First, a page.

4. LinkedIn posting gave me an audience beyond my contacts: Many of the likes and comments were from people I had never heard of. The feeling of having struck a chord with a stranger was one of the more rewarding aspects of writing. This has resulted in sharing of ideas and work beyond my immediate circle and was a welcome side-effect of regular blogging.
  5. LinkedIn posting gave my client’s a broader perspective of my professional and personal self: Through blogging on LinkedIn I was able to present a far broader picture of my thinking, interests and influences then I had previously. By chucking topics I was able to post a series of blogs covering different aspects of my professional and personal life. Friends and colleagues noted that they enjoyed knowing a little bit more about my background, and what I was interested in beyond psychology. For my readers, the process rounded out my professional profile and created a sense of integrity between the various aspects of my past and present. As a positive side-effect, these blogs are now available for future colleagues and clients to review.
  6. LinkedIn helped me to test the frequency and timing of posts for impact. During the course of the year I experimented with various social media strategies. This included everything from multiple postings during the day, participation in groups, responding to others posts and variable timing of posting the blogs. In the end I think I have been able to find a strategy that works for me and is in line with my profession. The fine-line of adding value to friends and colleagues without being annoying is a balance. Through my experience of blogging I think I have started to understand that balance far better.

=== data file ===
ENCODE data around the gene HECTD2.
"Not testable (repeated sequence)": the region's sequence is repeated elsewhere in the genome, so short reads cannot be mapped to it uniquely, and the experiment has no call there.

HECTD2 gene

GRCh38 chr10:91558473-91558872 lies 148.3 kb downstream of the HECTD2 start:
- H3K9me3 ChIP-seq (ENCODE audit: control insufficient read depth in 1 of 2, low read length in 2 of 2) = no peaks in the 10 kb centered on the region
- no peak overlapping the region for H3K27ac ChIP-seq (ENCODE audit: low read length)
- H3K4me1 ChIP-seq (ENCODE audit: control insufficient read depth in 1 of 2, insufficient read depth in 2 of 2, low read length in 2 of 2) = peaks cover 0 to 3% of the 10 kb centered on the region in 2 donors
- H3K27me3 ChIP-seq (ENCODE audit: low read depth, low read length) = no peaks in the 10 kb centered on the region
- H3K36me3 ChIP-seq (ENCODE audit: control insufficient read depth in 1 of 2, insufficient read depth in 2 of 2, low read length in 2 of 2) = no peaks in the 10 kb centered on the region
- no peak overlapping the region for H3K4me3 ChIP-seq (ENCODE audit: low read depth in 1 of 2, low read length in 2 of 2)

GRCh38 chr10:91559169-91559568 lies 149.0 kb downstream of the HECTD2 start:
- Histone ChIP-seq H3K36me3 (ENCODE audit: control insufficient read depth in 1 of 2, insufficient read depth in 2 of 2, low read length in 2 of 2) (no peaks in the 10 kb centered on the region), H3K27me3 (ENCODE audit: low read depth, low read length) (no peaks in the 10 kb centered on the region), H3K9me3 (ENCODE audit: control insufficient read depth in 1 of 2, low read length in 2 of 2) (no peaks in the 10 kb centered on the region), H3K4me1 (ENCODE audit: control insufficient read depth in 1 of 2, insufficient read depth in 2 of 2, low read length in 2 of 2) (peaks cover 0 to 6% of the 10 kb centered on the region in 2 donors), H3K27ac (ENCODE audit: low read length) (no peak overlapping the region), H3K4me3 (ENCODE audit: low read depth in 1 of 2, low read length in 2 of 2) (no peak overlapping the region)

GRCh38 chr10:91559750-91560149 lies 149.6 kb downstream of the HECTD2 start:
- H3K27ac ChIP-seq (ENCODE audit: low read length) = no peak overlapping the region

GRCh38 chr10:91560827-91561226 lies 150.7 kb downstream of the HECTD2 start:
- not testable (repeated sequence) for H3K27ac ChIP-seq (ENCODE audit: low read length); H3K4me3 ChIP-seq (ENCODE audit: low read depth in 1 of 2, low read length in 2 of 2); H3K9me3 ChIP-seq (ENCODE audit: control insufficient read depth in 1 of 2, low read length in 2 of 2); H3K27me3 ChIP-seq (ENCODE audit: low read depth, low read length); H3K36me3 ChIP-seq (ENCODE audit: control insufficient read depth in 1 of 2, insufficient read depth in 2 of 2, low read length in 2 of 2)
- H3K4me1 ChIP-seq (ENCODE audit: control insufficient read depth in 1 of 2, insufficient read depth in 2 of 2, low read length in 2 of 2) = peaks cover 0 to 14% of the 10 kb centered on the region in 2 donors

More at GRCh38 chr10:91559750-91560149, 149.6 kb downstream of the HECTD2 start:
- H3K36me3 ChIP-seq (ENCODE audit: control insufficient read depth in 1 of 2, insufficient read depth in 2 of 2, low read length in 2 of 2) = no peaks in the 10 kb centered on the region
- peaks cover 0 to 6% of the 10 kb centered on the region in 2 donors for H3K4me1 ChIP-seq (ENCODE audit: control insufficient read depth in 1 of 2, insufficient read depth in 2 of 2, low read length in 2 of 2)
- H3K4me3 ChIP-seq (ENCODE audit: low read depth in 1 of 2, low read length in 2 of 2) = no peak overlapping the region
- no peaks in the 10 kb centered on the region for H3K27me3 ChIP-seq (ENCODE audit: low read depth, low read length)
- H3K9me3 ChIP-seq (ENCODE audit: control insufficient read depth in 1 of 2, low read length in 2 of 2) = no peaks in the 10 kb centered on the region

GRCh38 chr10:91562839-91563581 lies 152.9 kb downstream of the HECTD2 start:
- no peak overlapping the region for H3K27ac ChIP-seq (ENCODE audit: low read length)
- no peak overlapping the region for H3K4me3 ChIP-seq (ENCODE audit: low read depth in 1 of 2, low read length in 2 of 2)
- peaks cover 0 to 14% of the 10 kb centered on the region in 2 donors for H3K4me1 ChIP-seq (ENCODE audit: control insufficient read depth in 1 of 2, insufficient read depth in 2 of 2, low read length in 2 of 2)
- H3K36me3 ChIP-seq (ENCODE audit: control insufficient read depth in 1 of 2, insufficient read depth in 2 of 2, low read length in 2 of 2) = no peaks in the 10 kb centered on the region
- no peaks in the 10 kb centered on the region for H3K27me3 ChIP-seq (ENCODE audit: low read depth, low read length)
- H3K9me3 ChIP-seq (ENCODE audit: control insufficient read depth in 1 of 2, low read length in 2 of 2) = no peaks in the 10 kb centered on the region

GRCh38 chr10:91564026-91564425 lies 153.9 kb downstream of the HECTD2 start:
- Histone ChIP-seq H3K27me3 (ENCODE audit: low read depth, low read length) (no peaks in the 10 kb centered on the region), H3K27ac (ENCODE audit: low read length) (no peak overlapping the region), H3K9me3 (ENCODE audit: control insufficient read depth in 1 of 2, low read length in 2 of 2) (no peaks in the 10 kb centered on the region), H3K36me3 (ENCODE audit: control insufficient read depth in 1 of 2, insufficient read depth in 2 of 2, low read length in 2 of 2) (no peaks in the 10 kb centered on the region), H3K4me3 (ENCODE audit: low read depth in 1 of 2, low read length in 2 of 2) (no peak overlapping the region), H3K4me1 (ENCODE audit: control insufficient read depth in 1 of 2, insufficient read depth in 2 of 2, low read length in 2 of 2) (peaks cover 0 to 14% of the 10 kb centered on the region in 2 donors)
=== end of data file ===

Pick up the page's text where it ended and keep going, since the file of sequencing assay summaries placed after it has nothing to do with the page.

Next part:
7. LinkedIn posting taught me the real value of impact: The best way to tackle a novel task is mentoring from someone would has walked the road successfully before you. In my case that mentorship came from a colleague of mine Jasbindar who kindly gave up some time to discuss blogging strategy. As a successful blogger Jasbindar had many great words of advice, a key being to focus on the header. After reviewing her work, a term that appeared to be particularly successful was the word ‘mojo’. While not achieving the viral status of Jasbindar posts the word certainly did appear to resonate with my readers resulting in my most read blog; push play and get your mojo back.  Content is King but the trumpet player is the headline.

The challenge is now complete. To all those who took the time to read my various pieces I would like to take the opportunity to say thanks. Your support certainly helped make the process a lot more enjoyable than would have otherwise been the case. To those who liked my pieces and took the time to comment, clearly great minds think alike. To those that thought the opposite, thanks for keeping your views to yourself!

Having completed my self-imposed LinkedIn challenge, I have chosen to pull back from regular blogging on LinkedIn. I’m keen to now work on more substantive pieces; both in academic writing and popular press. Moreover, during this time interest in the company has grown and looking after our followers and community is where my focus on LinkedIn should now be. This does not mean that the blogging will finish, rather that the frequency will be dramatically reduced. My LinkedIn Challenge has come to a close and the baton is now passed. I now look forward to reading the thoughts of the next incumbent to the LinkedIn Challenge.